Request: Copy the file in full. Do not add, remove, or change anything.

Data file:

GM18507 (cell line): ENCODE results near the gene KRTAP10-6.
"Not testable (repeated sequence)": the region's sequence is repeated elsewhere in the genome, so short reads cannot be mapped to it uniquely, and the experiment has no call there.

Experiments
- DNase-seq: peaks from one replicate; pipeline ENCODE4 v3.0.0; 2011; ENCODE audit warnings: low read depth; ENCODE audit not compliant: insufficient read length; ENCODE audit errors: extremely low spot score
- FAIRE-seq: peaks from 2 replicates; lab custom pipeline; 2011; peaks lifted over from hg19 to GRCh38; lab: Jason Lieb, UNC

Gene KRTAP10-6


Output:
GM18507 (cell line): ENCODE results near the gene KRTAP10-6.
"Not testable (repeated sequence)": the region's sequence is repeated elsewhere in the genome, so short reads cannot be mapped to it uniquely, and the experiment has no call there.

Experiments
- DNase-seq: peaks from one replicate; pipeline ENCODE4 v3.0.0; 2011; ENCODE audit warnings: low read depth; ENCODE audit not compliant: insufficient read length; ENCODE audit errors: extremely low spot score
- FAIRE-seq: peaks from 2 replicates; lab custom pipeline; 2011; peaks lifted over from hg19 to GRCh38; lab: Jason Lieb, UNC

Gene KRTAP10-6